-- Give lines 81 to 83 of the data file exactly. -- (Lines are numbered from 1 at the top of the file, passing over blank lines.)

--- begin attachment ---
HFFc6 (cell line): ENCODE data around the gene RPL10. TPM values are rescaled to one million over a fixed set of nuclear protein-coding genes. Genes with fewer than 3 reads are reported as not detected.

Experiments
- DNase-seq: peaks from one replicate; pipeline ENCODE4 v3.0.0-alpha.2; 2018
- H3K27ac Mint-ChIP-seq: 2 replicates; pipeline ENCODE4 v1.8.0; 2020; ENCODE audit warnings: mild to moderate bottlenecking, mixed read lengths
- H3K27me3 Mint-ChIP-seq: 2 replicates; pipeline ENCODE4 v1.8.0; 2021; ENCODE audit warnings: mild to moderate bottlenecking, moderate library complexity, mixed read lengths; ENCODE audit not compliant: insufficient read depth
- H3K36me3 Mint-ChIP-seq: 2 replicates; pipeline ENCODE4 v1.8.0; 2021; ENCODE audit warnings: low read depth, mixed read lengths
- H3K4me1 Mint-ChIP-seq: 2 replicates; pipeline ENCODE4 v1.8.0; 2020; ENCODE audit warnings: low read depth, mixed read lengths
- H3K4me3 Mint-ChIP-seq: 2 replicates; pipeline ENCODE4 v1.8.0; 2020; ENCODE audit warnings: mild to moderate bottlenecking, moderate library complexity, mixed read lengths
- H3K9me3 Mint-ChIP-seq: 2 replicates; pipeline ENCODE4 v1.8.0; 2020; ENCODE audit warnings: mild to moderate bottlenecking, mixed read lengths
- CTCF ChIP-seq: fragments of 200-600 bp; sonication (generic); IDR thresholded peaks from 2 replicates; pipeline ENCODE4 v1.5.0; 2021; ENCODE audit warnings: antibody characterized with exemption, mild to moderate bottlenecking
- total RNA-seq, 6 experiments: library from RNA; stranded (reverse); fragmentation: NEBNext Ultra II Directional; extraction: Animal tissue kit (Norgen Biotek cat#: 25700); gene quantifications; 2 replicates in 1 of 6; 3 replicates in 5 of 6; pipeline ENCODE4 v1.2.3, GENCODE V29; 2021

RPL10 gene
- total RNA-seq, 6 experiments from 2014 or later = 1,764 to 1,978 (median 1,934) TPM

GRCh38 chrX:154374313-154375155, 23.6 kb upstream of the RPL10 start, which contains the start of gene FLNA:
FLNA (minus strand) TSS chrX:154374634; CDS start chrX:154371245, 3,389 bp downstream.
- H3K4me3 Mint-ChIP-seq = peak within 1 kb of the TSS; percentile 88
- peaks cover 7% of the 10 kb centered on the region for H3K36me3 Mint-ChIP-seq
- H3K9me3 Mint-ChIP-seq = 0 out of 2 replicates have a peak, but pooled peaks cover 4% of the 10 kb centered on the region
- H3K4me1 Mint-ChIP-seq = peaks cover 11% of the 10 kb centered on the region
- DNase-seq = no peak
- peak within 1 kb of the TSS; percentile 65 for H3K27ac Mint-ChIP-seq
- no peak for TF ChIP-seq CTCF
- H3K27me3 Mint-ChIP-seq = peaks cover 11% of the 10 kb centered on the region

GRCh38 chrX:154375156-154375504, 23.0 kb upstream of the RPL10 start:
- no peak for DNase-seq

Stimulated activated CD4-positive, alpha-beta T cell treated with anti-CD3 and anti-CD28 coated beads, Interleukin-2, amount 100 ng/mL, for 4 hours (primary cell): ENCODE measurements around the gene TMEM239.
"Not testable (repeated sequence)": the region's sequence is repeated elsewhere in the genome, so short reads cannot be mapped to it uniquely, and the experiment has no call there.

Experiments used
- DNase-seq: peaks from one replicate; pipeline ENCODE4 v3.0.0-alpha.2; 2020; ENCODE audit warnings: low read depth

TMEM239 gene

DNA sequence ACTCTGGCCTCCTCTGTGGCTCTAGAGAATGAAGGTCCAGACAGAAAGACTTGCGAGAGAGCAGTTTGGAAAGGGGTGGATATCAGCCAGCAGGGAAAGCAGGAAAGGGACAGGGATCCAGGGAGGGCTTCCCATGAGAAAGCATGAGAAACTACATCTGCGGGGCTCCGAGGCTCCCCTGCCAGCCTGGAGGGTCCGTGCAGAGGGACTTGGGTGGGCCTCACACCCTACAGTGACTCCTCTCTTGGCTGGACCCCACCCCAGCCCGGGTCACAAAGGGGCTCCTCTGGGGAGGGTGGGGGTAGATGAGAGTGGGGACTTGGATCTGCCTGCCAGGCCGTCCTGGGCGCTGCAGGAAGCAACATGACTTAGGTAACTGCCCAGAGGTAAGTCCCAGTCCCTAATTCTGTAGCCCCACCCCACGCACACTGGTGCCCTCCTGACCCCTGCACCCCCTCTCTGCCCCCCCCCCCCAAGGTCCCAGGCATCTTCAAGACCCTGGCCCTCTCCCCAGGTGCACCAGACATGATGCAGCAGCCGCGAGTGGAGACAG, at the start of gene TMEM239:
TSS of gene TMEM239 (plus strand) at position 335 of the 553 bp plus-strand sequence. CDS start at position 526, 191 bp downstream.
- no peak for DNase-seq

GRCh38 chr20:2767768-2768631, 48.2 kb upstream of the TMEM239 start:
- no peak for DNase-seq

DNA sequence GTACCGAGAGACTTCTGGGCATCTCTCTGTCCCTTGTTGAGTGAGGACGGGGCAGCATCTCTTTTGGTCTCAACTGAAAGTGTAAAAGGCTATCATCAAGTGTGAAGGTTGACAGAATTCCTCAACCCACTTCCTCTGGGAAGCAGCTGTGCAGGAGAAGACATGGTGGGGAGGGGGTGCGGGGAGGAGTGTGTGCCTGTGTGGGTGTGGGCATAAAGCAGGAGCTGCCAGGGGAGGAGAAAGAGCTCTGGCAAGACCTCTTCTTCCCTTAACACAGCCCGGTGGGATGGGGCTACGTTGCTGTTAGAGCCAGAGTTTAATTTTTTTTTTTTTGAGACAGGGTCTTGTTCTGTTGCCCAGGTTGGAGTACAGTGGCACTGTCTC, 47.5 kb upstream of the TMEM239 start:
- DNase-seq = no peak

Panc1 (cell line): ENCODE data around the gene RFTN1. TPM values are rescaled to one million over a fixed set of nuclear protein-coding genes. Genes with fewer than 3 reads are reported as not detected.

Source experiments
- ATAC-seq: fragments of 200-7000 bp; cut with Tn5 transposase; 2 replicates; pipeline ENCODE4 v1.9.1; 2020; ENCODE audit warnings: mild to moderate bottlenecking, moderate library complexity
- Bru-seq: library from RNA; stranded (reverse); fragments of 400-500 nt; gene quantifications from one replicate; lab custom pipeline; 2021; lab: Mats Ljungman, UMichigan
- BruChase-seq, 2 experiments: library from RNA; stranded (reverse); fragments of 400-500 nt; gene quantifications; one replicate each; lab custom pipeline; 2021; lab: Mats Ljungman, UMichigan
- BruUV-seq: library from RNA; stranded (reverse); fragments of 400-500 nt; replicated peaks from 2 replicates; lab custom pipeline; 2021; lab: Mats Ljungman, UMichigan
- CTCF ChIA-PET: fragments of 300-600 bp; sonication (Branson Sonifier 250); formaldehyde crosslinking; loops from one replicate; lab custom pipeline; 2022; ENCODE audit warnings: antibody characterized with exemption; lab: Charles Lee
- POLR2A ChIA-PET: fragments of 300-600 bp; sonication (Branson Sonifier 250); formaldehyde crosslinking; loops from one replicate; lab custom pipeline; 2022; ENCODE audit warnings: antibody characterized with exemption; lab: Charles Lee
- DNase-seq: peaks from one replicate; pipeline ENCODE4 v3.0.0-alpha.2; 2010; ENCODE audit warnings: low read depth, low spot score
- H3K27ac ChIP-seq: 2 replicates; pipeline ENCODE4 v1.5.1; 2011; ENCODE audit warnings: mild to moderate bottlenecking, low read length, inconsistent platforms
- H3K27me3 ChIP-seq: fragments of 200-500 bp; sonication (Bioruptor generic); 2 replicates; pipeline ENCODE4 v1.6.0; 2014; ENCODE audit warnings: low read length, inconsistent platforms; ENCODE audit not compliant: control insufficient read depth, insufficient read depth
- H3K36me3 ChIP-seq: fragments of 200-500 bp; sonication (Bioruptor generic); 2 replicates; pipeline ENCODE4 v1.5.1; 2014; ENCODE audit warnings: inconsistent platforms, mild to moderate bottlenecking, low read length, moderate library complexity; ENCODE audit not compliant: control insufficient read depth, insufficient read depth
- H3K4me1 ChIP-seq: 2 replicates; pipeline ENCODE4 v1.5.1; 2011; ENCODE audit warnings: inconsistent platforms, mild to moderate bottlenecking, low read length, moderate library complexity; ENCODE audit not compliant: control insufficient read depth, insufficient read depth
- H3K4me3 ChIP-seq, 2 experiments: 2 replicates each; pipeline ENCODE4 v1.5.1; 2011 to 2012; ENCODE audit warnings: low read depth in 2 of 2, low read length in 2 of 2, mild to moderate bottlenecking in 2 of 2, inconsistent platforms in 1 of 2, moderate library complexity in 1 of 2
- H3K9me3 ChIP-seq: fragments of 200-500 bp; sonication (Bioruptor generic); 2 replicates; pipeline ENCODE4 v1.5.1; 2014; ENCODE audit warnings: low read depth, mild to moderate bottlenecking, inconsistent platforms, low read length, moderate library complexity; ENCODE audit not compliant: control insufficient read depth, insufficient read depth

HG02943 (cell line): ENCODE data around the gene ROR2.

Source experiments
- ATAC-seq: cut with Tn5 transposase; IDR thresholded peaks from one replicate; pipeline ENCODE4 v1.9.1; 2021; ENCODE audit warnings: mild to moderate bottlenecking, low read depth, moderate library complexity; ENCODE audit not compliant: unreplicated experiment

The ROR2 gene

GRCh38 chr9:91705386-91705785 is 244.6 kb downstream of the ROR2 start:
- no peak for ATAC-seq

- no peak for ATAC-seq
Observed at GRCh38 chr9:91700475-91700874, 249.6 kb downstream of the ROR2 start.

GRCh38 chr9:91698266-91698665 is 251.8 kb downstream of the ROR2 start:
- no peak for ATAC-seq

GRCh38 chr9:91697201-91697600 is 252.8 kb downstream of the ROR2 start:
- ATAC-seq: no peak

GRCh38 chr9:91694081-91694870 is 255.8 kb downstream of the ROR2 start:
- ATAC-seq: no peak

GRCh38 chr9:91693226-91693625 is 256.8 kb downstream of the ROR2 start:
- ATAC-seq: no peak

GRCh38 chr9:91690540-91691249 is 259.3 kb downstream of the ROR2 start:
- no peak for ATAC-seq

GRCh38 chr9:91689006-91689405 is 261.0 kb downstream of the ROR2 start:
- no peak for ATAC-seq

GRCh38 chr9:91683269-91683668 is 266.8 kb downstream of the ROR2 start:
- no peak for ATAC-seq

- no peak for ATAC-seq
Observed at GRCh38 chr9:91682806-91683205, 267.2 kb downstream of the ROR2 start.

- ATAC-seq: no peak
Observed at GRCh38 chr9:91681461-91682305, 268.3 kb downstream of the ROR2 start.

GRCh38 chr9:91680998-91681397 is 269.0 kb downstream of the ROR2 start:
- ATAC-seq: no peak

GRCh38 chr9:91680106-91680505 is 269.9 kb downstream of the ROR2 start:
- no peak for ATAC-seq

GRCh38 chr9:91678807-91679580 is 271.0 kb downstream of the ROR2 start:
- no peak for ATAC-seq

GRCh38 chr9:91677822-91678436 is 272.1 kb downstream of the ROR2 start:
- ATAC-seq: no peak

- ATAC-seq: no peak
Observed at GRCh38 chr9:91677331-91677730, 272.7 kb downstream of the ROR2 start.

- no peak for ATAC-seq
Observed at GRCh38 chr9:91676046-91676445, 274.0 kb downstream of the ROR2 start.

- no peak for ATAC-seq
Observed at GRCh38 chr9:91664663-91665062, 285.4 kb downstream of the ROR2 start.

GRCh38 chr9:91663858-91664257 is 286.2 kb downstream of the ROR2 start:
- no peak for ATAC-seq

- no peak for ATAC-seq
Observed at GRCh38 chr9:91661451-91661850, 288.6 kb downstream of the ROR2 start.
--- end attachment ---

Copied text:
GRCh38 chr9:91680106-91680505 is 269.9 kb downstream of the ROR2 start:
- no peak for ATAC-seq

GRCh38 chr9:91678807-91679580 is 271.0 kb downstream of the ROR2 start: